Why this is important:

  • Your brain’s auditory cortex needs the hearing input to remain in good shape!
    • Hearing involves getting the input through your ears and the related nerves, AND then your brain must process this sensory input in what’s known as the “auditory cortex.”
    • “Use it or lose it” applies here. Your brain’s auditory cortex will get worse at processing sound, if you don’t give it enough good quality input to work with.
  • Hearing loss is associated with negative impacts on cognitive function.
  • It is easier and better for the brain if you try to correct hearing loss sooner rather than later.
    • The sooner you improve the hearing input coming into the brain, the better it is for the brain. This is also much better for social relationships, work relationships, safety, and more.
    • Hearing aids also require a period of adaptation and learning. This becomes harder as brains get older. It also becomes harder as hearing loss becomes more severe with time.
  • Hearing loss has a significant impact on social relationships.
    • Friends and families become tired of all the extra effort required to communicate when there is hearing loss, and may engage less with a person. Spouses, in particular, can become very frustrated.
    • Workplace performance and relationships can be affected, and this can negatively impact an older person’s job and ability to maintain their job.
    • People with un-addressed hearing loss are more likely to become socially isolated.

2. Don’t assume that your primary care doctor will notice hearing loss or initiate a suitable evaluation.

Why this is important:

  • Research shows that hearing loss is commonly overlooked in primary care.
    • Patients and families should be proactive in bringing up hearing loss and in asking their health providers to address it.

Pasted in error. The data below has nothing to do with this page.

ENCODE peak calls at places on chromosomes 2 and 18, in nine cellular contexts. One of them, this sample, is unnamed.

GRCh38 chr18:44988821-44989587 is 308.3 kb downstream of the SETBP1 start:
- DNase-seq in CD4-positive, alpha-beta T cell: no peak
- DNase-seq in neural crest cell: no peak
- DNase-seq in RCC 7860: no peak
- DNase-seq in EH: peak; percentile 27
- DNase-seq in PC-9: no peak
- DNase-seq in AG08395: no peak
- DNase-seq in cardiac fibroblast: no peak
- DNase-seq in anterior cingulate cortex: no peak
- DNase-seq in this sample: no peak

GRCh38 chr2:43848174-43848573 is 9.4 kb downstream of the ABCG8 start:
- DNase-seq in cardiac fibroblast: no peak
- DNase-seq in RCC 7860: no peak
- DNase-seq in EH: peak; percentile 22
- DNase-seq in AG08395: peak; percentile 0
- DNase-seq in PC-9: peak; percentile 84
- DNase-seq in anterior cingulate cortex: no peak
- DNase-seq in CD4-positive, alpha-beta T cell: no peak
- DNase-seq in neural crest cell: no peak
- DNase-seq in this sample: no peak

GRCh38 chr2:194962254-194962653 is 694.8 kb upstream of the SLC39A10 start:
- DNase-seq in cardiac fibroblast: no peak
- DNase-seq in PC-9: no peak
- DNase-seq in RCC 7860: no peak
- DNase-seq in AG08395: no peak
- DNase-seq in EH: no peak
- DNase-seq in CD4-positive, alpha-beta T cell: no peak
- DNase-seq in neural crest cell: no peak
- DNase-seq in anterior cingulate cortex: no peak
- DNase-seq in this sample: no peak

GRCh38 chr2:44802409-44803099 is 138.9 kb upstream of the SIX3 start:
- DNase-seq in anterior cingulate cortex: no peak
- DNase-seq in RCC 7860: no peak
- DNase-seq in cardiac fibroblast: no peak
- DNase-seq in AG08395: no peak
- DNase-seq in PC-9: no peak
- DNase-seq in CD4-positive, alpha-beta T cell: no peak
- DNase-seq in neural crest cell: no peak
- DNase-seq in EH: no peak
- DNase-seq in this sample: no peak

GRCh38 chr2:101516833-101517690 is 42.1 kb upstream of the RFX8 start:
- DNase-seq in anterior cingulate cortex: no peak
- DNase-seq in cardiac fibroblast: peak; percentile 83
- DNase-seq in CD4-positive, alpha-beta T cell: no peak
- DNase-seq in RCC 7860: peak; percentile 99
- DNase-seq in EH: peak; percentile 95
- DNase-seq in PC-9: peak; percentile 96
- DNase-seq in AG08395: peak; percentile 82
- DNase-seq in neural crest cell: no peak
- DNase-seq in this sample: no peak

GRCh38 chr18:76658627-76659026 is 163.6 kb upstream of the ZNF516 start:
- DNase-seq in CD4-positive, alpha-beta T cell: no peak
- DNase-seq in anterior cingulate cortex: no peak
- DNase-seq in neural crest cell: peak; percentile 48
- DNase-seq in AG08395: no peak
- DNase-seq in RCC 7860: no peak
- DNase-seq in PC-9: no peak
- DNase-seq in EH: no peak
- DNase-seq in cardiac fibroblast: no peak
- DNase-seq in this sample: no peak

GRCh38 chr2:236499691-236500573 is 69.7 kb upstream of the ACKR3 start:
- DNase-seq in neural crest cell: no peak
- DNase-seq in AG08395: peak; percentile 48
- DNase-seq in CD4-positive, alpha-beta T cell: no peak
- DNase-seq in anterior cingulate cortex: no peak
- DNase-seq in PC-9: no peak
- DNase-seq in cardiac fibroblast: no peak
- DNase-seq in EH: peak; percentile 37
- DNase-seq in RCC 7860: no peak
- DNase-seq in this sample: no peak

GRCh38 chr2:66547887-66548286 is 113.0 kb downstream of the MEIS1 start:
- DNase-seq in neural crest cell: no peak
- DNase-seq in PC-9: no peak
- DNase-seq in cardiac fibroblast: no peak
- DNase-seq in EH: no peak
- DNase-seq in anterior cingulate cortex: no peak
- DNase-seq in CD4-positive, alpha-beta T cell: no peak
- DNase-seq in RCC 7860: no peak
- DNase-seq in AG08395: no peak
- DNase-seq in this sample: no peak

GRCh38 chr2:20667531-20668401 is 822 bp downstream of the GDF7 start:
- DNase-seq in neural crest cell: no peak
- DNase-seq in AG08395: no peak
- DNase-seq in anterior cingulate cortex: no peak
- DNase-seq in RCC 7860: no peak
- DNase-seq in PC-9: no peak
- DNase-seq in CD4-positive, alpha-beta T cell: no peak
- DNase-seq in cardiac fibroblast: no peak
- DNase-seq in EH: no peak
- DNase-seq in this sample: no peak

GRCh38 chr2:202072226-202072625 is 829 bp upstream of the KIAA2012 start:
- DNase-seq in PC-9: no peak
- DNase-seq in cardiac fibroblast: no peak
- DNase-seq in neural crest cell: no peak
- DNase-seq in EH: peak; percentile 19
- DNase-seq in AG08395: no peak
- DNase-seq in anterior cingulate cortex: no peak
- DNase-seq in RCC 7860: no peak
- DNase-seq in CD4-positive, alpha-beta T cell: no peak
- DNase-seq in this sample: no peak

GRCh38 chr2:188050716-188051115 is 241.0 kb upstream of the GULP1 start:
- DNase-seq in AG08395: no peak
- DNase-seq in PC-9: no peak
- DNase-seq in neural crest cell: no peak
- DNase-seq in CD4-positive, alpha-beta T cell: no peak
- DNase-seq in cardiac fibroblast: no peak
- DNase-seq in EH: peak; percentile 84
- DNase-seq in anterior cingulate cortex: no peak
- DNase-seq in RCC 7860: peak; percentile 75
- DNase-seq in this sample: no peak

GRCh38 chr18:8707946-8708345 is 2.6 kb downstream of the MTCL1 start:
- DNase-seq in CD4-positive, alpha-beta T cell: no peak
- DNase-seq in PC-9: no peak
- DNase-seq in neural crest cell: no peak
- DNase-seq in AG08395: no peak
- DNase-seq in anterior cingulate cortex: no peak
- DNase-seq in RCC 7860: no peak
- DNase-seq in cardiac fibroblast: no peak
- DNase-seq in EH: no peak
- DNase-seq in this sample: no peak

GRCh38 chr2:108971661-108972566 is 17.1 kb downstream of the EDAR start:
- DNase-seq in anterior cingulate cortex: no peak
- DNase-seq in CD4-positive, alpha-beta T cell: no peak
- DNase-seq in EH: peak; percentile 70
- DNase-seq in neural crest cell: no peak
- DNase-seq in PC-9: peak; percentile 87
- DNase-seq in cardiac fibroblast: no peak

• If your older parents or another relative is experiencing hearing loss, encourage them to talk to their health provider about it.
  • Traditional Medicare, unfortunately, does not cover routine audiology testing.
    • It may cover this type of testing when it is ordered by a medical professional “for the purpose of informing the physician’s diagnostic medical evaluation or determining appropriate medical or surgical treatment of a hearing deficit or related medical problem.”
    • Some Medicare Advantage plans may cover audiology.
    • The best is to ask your health provider and see if you can get this testing covered.

Provided there are no medical red flags noted, evaluation of most age-related hearing loss requires removing earwax and then a referral to audiology, for in-depth testing of hearing. For more on what is covered in the audiology evaluation, see here and here.

3. Consider options other than hearing aids, especially for people who aren’t good candidates for hearing aids.

Why this is important:

  • Hearing aids can be very effective, but they aren’t right for everyone. That’s because:
    • For them to help with hearing, a person must put in some time and effort in getting them properly adjusted, and in letting the brain learn to work with them. They require much more work than glasses!